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Cleveland can't afford to have a "failed state" on its border, particularly one so close to the burgeoning University Circle area.  East Cleveland's problems are already holding Cleveland back, regardless of where the lines are drawn.  Might as well take control of the situation.

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Cleveland can't afford to have a "failed state" on its border, particularly one so close to the burgeoning University Circle area.  East Cleveland's problems are already holding Cleveland back, regardless of where the lines are drawn.  Might as well take control of the situation.

 

I was initially against Cleveland annexing ECLE, ever since the rumors of GE Lighting leaving took hold. But what you said makes a lot of sense.

 

Now if only the residents of ECLE could get on board.

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Cleveland can't afford to have a "failed state" on its border, particularly one so close to the burgeoning University Circle area.  East Cleveland's problems are already holding Cleveland back, regardless of where the lines are drawn.  Might as well take control of the situation.

 

I was initially against Cleveland annexing ECLE, ever since the rumors of GE Lighting leaving took hold. But what you said makes a lot of sense.

 

Now if only the residents of ECLE could get on board.

IMO more important than getting the East Cleveland residents on board is getting the greedy councilmen/women of East Cleveland to play ball. Gary Norton wants to be taken over and get the ball rolling but they seem to be purposively dragging their feet.

 

You know it's bad when they almost lost trash collection service when the city was supposedly overdue on charges. It's really disheartening honestly, before this they were in fiscal emergency for 18 YEARS! That's crazy!

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Have you not been on some/all of East Cleveland's streets? I was taking some photographers down around the area yesterday - and they are all urban explorers - and were appalled at the condition of the city. One of the streets we went down had trash - couches, bags of clothes, televisions and more - in the middle of the street. They have been lying there for well over a year and a half - never cleaned up. Power poles and more lay on the sidewalk, knocked over when they either rusted through or were pushed down.

 

On some streets, like Terrace, there are potholes the size of tires that exceed 3 feet deep. Comically, there are concrete barriers in place near the sidewalks to close the road - but were never installed.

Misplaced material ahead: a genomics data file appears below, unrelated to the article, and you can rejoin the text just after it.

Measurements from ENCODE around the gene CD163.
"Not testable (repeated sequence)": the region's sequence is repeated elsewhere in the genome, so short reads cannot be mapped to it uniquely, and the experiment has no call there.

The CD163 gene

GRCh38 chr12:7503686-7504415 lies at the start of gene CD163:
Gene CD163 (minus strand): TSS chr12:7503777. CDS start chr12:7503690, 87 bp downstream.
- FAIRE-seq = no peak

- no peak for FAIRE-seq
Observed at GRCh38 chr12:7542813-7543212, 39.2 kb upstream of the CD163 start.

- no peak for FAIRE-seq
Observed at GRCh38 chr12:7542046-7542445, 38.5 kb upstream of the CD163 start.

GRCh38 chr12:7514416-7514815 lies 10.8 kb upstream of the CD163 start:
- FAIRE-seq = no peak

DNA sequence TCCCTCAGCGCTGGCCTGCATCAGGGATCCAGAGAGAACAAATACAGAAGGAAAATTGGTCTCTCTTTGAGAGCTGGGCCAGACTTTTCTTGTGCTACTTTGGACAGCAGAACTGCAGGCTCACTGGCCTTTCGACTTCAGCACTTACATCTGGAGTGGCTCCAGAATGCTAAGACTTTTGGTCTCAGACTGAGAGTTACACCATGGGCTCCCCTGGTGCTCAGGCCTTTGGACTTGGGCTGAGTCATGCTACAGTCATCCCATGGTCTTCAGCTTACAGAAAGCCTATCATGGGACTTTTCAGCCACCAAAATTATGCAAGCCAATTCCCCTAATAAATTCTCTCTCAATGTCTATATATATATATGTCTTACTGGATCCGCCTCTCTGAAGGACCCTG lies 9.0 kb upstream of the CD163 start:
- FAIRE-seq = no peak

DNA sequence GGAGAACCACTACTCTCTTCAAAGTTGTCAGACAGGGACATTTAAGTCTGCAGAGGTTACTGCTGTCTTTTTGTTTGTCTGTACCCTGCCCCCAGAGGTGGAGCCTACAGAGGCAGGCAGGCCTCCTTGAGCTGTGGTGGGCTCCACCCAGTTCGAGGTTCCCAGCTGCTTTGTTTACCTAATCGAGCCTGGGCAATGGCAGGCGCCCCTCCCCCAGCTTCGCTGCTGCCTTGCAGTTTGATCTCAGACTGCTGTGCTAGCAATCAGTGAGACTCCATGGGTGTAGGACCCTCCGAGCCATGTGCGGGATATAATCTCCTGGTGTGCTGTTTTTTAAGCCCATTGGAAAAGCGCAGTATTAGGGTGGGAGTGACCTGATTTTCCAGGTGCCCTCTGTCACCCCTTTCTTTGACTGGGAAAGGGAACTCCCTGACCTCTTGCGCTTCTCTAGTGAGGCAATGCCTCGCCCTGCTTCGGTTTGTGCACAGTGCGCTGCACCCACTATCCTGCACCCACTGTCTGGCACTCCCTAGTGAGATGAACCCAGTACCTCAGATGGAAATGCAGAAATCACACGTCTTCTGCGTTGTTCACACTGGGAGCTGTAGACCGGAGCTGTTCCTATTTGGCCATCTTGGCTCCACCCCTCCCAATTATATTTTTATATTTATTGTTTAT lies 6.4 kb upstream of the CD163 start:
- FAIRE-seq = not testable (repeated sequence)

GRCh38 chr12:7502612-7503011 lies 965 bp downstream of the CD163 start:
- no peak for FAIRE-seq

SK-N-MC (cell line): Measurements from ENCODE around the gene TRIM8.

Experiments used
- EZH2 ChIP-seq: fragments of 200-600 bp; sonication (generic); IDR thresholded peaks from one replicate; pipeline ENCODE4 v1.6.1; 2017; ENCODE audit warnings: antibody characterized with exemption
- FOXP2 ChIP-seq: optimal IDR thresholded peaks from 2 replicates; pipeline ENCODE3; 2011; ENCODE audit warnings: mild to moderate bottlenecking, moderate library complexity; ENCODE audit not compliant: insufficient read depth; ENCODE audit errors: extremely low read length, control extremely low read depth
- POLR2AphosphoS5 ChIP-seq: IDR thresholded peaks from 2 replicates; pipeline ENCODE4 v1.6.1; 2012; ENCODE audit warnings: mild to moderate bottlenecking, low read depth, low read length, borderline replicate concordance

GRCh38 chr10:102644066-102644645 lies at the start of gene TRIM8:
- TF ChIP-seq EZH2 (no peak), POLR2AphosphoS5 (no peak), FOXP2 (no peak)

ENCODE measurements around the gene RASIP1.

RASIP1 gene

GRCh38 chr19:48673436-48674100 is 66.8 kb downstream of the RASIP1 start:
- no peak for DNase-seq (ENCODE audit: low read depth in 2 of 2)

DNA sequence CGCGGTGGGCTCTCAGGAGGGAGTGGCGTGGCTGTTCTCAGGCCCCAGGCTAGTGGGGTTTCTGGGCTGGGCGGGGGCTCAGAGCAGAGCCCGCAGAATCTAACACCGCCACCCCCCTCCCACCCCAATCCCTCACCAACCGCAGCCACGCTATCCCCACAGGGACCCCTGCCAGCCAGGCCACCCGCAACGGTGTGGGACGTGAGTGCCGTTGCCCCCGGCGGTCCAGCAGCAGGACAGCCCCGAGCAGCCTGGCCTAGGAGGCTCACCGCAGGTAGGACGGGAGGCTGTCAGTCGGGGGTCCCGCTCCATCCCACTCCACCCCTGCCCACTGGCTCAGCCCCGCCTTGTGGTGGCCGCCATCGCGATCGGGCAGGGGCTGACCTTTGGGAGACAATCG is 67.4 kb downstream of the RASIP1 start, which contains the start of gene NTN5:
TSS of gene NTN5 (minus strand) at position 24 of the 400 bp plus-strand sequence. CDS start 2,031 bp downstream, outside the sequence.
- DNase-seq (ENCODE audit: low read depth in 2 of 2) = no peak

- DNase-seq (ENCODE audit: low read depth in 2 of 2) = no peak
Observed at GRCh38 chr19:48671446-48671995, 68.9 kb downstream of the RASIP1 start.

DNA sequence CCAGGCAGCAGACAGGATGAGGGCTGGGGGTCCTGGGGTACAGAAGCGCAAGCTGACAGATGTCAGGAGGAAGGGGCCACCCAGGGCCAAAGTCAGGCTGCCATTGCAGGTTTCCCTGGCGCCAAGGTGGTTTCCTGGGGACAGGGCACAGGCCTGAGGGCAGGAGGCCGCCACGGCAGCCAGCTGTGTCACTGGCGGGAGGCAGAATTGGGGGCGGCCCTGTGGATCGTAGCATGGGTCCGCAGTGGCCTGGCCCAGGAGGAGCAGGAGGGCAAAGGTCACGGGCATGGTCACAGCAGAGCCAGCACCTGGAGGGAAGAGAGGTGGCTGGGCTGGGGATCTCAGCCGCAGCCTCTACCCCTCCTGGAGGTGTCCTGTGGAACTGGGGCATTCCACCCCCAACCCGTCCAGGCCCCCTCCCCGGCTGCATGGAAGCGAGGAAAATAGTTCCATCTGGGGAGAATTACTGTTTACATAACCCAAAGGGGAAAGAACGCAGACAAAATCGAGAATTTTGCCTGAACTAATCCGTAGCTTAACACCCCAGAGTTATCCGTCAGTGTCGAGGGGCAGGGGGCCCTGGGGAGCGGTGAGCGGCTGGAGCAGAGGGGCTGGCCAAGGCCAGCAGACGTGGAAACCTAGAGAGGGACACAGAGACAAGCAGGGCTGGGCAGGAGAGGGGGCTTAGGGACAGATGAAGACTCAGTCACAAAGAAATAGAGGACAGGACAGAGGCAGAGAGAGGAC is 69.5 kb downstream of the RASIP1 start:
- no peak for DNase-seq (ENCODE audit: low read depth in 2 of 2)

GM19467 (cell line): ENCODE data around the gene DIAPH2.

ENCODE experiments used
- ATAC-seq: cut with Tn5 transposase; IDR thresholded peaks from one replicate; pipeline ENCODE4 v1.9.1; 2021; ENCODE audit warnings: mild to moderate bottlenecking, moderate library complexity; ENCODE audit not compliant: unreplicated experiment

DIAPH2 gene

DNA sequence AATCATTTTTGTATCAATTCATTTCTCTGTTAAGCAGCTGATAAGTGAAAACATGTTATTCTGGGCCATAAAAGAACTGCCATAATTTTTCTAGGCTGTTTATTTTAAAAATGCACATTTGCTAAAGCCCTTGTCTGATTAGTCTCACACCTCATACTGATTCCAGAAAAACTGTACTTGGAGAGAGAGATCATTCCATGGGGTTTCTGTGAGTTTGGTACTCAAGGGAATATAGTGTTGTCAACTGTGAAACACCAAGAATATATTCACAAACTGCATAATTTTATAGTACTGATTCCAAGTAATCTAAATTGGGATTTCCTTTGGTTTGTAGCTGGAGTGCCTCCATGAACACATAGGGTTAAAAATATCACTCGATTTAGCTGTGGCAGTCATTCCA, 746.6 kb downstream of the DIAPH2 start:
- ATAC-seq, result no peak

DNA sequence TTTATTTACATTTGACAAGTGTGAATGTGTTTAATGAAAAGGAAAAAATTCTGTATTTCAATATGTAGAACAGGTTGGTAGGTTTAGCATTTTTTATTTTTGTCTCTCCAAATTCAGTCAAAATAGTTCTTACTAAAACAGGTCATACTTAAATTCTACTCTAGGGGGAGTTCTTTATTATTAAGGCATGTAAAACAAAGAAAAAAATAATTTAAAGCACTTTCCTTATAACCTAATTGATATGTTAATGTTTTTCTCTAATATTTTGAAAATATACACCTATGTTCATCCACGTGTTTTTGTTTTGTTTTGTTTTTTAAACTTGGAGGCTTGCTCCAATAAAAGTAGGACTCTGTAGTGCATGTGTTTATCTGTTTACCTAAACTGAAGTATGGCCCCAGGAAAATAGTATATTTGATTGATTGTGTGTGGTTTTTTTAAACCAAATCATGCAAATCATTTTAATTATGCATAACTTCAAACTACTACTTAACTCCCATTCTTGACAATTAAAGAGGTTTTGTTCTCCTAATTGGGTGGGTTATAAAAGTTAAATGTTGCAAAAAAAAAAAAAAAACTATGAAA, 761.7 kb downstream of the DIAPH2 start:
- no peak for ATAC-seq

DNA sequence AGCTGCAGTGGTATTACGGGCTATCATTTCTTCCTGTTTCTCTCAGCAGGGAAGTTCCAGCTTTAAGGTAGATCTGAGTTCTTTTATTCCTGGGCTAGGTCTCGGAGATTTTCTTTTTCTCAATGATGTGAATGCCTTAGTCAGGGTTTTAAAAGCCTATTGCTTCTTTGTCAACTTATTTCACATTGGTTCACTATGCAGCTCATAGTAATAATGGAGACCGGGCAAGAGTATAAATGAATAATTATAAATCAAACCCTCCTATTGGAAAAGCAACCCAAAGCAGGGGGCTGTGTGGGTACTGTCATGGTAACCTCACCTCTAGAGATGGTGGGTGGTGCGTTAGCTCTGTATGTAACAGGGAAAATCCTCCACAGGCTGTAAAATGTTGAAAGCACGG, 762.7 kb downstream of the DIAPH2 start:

I saw Euclid Avenue finally get patched the other day - most likely because the RTA has been complaining endlessly about the condition of the road, but some of the biggest holes on Euclid were not repaired. Go figure.

 

And what an embarrassment to GE this must be. They have spent a considerable sum to rehabilitate their campus only to have all of the roads leading to it looking like a third world country. Noble has light posts with light fixtures that have been long damaged for years - some are only hanging on by the wires. Other poles are near rusting through at the base.

 

The city squanders its illegal collection of photo tickets - which was amended a while back that requires an officer be present by each camera to validate the photo tickets. Does East Cleveland bother to abide by this? No. They are crossing their fingers that the ruling is reversed while its on appeal - and is still citing (but not collecting?) $500,000/month in fines. If they lose the appeal, those fines that were collected will then need to be reimbursed.

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I said it before -- it would take a fiscal sweetener (I had assumed from the county) before Cleveland would ever consider annexing East Cleveland. I'm actually surprised the state offered this, but they're probably getting tired of babysitting East Cleveland.

 

If East Cleveland is annexed and all of Cleveland's charter and codes pertain to it, then it would justify adding only one council person to Cleveland City Council. I hope that council person is Gary Norton.

 

East Cleveland is going to continue to be a mess even after it is merged with Cleveland. So if the state was serious about getting off of fiscal emergency, then it needs to double that $10 million to $20 million. And if I had a voice in how that state funding was spent, I'd use it to leverage some federal funds (because even a $20 million sum is too small to make a big difference). I'd hire some more police, fire/EMS, service workers, building inspectors, assistant law director, another housing court judge, leverage some infrastructure grants for sewers and roads, and some site clearing/environmental remediation at a few key industrial properties to get them back into productive use again.


"Give me your tired, your poor, your huddled masses yearning to breathe free, the wretched refuse of your teeming shore. Send these, the homeless, tempest-tossed to me, I lift my lamp beside the golden door!" -- Lady Liberty

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I said it before -- it would take a fiscal sweetener (I had assumed from the county) before Cleveland would ever consider annexing East Cleveland. I'm actually surprised the state offered this, but they're probably getting tired of babysitting East Cleveland.

 

If East Cleveland is annexed and all of Cleveland's charter and codes pertain to it, then it would justify adding only one council person to Cleveland City Council. I hope that council person is Gary Norton.